Diplomatic efforts to resolve the crisis over North Korea's missile tests appear to have made little headway with two sets of talks failing to progress.
Mr Hill said talks in Pyongyang appeared to have failed
Soon after a US envoy said China-North Korea talks had not had a breakthrough, inter-Korean talks collapsed.
But key nations remain at odds on what action to take, setting the scene for a showdown in the UN Security Council.
China says it will veto a Japanese resolution on the issue and, with Russia, has circulated a rival draft.
Japan is seeking a tough resolution - backed by the US, UK and France - that could lead to sanctions against North Korea. But China and Russia have proposed a softer draft that emphasises a diplomatic solution.
The Security Council decided to delay action to allow time for key talks between China and North Korea.
Officials were hoping that China, as North Korea's closest ally, could persuade Pyongyang not to repeat last week's missile launches and return to six-party talks on its nuclear ambitions.
But US envoy Christopher Hill said on Thursday that it was clear these talks had failed.
He told the BBC from Beijing, where he has been holding discussions over the North's missile launches, that there had been no breakthroughs in Pyongyang.
Mr Hill told reporters the Chinese were "as baffled as we are".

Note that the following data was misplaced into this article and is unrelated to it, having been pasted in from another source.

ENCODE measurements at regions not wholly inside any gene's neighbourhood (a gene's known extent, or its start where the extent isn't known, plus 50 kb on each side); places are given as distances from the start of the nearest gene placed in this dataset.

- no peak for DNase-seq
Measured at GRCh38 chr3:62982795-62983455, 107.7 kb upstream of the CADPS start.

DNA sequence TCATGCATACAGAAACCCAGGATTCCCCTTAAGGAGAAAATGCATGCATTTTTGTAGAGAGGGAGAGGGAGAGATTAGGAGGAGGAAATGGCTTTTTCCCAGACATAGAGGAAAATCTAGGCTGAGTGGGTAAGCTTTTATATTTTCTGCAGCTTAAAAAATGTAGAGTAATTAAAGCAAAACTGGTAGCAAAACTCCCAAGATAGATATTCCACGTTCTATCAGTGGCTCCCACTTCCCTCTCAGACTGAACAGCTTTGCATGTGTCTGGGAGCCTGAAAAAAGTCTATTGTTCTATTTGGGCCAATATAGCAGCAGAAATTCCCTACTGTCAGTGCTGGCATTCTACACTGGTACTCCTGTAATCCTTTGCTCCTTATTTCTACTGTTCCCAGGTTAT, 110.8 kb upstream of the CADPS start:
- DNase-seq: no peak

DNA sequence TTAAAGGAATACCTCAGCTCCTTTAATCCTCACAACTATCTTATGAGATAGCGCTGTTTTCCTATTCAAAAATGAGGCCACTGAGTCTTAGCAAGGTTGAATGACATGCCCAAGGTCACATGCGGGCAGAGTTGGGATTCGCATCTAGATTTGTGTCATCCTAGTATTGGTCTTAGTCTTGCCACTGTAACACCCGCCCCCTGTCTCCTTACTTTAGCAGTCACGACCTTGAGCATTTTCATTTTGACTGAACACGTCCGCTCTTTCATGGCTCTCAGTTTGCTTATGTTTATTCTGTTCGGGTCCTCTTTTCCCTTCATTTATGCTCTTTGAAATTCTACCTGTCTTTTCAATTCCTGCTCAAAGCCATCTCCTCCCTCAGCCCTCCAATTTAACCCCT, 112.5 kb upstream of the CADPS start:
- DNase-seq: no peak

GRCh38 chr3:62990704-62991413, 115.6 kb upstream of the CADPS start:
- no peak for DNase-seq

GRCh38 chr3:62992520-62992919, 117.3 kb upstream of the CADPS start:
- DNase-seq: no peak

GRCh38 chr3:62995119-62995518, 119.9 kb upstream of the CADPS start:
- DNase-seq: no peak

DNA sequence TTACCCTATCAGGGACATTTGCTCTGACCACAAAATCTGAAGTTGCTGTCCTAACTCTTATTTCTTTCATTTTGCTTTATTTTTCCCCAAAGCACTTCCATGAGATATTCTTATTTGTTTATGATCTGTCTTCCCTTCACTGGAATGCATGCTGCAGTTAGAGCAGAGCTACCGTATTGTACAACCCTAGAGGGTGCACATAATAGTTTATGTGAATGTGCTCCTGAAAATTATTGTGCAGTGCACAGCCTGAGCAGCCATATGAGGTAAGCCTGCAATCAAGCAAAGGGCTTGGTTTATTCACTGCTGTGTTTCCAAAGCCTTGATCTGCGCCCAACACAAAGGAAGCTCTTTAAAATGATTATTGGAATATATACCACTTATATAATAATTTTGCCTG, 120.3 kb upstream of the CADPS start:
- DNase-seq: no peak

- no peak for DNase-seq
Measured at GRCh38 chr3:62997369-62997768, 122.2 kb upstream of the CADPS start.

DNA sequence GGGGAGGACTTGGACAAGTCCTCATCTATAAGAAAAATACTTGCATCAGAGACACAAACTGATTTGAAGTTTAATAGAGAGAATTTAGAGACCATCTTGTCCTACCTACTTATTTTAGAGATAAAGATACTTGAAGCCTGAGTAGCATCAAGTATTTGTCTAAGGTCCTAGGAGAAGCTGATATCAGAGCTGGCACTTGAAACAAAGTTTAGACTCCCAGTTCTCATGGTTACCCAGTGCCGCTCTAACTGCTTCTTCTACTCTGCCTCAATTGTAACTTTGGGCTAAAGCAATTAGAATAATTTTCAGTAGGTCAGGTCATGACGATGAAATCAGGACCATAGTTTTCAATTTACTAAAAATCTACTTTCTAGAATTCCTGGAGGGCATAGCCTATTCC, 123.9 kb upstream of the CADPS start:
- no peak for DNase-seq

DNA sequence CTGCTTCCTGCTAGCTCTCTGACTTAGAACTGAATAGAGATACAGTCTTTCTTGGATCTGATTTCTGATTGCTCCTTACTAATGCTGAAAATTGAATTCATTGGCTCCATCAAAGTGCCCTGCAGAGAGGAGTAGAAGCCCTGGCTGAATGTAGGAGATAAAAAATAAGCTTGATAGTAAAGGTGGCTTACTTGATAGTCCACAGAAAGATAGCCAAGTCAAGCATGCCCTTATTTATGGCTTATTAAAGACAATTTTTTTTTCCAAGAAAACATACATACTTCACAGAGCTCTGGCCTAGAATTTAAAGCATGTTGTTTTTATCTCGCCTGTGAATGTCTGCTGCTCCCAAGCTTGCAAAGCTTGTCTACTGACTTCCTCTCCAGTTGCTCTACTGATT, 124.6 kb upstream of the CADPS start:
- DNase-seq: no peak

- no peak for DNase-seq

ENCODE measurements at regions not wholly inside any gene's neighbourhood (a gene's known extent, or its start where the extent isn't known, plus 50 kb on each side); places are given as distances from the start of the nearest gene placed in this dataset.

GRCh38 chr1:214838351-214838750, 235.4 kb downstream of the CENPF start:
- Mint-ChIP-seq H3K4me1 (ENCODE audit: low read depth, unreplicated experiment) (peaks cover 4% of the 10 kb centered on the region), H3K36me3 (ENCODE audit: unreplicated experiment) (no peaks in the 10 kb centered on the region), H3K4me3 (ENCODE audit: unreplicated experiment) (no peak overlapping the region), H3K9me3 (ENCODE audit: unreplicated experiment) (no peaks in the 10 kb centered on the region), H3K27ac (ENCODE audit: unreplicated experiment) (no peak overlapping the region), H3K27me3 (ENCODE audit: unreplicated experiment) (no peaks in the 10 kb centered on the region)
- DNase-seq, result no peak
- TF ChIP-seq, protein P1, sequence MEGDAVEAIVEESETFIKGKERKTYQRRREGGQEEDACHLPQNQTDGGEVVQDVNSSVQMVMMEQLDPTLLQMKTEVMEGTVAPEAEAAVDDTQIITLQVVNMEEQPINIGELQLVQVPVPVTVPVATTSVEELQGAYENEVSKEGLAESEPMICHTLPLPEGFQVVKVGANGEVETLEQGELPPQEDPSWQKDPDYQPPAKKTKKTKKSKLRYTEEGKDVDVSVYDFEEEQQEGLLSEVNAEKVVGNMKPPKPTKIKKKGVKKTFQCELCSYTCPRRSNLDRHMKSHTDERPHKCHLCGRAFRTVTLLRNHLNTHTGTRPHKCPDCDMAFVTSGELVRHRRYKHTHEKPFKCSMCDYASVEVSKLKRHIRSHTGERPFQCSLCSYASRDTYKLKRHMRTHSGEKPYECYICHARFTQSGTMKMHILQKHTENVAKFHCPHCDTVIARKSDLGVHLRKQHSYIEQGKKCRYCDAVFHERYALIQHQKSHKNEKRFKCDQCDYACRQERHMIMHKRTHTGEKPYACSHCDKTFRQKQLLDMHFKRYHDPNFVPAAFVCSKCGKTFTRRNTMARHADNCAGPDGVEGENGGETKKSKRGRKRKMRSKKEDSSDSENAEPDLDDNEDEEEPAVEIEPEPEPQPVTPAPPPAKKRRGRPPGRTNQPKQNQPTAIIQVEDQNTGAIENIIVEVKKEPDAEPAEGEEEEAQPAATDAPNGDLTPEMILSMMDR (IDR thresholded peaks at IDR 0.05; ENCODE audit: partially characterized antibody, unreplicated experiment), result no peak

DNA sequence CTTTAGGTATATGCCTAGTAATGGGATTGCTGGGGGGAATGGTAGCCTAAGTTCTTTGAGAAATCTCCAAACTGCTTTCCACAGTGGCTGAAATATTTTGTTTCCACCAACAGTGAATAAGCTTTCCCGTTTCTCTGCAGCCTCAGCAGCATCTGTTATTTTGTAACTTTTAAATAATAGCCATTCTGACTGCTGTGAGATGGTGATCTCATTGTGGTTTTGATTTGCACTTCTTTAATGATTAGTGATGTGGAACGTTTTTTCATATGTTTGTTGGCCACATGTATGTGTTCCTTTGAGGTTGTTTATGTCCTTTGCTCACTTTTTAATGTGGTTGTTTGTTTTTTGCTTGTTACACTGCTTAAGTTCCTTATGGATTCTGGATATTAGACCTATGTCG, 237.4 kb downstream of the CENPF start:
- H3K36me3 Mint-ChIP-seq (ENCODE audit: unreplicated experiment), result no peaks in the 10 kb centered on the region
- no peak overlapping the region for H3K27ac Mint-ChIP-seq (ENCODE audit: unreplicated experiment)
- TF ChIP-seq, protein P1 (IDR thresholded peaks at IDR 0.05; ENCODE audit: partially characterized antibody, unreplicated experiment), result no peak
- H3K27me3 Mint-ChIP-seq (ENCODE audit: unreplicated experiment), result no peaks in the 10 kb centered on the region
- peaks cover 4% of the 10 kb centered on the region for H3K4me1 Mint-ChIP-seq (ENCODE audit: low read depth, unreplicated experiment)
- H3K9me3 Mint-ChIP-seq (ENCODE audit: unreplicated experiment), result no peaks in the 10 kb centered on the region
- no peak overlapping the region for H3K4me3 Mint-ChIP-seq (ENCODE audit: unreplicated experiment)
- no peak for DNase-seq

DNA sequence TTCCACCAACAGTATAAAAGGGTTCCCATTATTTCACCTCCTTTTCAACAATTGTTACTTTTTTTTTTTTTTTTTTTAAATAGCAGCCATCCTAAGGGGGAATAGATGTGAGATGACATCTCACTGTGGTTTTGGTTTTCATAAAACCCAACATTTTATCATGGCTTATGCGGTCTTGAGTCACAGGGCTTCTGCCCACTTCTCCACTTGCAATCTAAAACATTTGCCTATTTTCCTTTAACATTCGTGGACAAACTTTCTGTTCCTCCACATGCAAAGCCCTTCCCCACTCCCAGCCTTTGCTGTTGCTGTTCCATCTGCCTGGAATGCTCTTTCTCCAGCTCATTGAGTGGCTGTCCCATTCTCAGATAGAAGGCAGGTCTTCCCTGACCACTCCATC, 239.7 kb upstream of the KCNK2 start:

"The Chinese sent a good delegation up to Pyongyang, showed a real interest in trying to work with the DPRK [North Korea] - but it does not appear to have been reciprocated."
South Korea, meanwhile, has also been attempting to negotiate with the North, at high-level bilateral talks in the port city of Busan.
But the talks ended in failure one day ahead of schedule, with the North Korean delegation set to return to Pyongyang.
The North blamed South Korea for the collapse, saying that Seoul had raised issues unrelated to the meeting.
"The South side will pay a price before the nation for causing the collapse of the ministerial talks," a statement from the North Korean delegation said.
Meanwhile Chinese delegates are due to remain in Pyongyang until Saturday, continuing their quest for progress.
But Mr Hill, who is soon to fly back to Washington, said the time left for Chinese efforts to work was "down to a number of days".
On 5 July North Korea test-fired seven missiles - including a long-range Taepodong-2, a weapon which is believed to be capable of reaching Alaska.
The action has left the international community deeply divided over how to respond.
The UN resolution drawn up by Japan - and backed by the US, Britain, France, and five other members - calls North Korea a "threat to international peace and security" and invokes Chapter Seven of the UN charter.
Mr Wang said he had been told to veto the draft resolution
Resolutions made under Chapter Seven are legally binding and can authorise sanctions or even military action.
But China, Russia and South Korea believe punitive action is not necessary, and China's ambassador to the UN, Wang Guangya, confirmed on Thursday he had been instructed to veto the resolution at the Security Council.
A rival Chinese-Russian draft instead focuses on the need to find a diplomatic solution.
The US and Japan said the resolution had serious gaps, and that they would press for a vote on their resolution.
Japan's chief spokesman, Chief Cabinet Secretary Shinzo Abe, told reporters on Thursday that Tokyo would not wait forever for a Security Council vote.
"I will not give a deadline now, but there should be a vote early as possible," Mr Abe said.